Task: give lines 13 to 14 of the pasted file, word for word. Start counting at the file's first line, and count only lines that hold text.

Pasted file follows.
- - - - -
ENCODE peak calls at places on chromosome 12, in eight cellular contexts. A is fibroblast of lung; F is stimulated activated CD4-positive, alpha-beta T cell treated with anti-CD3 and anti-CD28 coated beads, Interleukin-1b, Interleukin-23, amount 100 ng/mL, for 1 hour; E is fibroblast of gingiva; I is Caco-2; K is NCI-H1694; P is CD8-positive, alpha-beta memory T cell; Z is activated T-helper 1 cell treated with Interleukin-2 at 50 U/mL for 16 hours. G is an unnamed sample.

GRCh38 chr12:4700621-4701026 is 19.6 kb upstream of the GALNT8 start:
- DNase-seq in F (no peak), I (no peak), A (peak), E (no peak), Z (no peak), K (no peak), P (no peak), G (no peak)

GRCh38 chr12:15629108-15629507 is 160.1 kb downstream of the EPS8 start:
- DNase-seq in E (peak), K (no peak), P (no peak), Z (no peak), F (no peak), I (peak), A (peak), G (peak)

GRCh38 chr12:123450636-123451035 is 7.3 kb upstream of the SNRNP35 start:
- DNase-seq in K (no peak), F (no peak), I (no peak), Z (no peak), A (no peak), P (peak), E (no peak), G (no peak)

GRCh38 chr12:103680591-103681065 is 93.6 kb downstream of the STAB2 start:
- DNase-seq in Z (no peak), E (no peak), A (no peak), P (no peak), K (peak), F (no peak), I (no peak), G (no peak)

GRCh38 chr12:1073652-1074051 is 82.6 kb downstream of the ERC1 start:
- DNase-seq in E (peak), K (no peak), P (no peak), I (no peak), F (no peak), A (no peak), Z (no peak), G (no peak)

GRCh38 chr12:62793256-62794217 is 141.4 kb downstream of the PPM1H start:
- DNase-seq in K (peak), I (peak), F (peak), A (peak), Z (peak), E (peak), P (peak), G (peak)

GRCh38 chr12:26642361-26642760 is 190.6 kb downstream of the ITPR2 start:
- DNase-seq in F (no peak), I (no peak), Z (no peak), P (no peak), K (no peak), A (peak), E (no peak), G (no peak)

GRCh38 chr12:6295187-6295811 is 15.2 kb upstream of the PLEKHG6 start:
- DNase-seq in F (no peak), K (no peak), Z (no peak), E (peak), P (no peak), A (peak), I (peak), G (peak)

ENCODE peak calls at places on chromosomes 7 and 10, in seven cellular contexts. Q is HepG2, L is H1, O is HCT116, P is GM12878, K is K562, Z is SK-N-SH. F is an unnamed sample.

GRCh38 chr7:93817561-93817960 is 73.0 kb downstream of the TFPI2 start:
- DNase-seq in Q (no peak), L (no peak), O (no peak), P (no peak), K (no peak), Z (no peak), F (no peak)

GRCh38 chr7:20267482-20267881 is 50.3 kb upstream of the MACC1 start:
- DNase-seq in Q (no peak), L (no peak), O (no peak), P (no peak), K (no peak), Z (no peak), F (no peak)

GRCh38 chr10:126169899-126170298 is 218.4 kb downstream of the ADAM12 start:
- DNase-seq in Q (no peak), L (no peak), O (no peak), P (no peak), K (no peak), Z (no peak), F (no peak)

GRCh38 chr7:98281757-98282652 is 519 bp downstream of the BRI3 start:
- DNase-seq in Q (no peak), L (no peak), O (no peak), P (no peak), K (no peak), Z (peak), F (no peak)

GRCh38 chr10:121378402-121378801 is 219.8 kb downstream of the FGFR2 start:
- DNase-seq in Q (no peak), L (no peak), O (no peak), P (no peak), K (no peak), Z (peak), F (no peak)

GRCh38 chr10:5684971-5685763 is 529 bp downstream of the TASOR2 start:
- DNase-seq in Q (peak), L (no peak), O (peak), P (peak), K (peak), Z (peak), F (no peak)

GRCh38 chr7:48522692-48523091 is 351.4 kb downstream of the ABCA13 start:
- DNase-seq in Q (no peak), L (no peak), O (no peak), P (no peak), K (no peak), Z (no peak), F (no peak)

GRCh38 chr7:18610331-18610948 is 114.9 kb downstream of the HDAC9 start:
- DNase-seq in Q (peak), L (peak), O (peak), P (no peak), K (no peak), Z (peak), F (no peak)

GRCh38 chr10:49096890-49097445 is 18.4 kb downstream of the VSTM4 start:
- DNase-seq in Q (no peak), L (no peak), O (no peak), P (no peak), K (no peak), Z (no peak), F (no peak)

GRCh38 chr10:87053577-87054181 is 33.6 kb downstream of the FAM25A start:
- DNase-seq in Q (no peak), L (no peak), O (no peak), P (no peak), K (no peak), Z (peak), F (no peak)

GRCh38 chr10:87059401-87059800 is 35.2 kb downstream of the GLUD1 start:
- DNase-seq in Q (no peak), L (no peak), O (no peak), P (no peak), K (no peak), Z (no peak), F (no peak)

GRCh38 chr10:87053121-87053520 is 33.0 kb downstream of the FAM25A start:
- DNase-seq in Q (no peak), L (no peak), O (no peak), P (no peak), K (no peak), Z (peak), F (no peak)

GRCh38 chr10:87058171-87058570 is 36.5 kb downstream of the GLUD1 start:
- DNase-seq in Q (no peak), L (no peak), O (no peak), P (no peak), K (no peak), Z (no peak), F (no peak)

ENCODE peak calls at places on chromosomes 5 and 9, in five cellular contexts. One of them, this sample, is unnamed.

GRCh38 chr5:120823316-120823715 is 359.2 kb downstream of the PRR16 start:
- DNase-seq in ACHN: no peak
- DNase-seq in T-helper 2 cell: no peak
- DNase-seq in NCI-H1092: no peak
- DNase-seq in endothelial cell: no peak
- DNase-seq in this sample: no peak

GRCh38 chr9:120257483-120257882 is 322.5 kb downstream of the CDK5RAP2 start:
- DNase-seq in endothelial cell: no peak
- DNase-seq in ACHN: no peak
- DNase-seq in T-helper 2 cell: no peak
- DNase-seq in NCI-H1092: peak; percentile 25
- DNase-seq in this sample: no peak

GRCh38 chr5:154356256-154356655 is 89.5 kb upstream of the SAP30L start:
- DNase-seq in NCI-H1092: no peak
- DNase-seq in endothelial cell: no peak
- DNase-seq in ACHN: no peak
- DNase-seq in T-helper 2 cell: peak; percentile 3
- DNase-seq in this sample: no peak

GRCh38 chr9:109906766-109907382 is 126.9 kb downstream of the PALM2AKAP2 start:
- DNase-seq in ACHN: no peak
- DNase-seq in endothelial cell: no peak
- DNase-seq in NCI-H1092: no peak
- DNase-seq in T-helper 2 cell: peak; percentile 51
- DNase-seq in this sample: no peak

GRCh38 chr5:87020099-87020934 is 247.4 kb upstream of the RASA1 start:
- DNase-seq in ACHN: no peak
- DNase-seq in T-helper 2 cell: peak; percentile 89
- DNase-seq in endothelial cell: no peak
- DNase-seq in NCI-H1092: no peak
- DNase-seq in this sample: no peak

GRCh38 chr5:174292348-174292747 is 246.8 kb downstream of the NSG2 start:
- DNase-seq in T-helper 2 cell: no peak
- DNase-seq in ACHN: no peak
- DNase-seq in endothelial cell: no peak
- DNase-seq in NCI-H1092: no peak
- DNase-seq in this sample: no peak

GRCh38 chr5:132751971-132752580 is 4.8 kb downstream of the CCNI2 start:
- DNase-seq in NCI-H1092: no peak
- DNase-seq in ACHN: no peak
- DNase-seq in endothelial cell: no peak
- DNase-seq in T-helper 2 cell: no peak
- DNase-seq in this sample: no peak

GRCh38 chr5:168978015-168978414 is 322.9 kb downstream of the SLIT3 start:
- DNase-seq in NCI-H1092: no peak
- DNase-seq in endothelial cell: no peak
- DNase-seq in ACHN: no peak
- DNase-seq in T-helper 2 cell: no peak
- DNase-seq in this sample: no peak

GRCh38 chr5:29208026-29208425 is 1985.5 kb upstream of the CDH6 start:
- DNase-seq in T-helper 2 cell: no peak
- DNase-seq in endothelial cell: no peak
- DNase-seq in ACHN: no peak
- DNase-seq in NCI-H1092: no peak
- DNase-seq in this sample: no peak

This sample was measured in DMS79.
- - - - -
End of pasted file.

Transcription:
- DNase-seq in K (peak), I (peak), F (peak), A (peak), Z (peak), E (peak), P (peak), G (peak)

GRCh38 chr12:26642361-26642760 is 190.6 kb downstream of the ITPR2 start: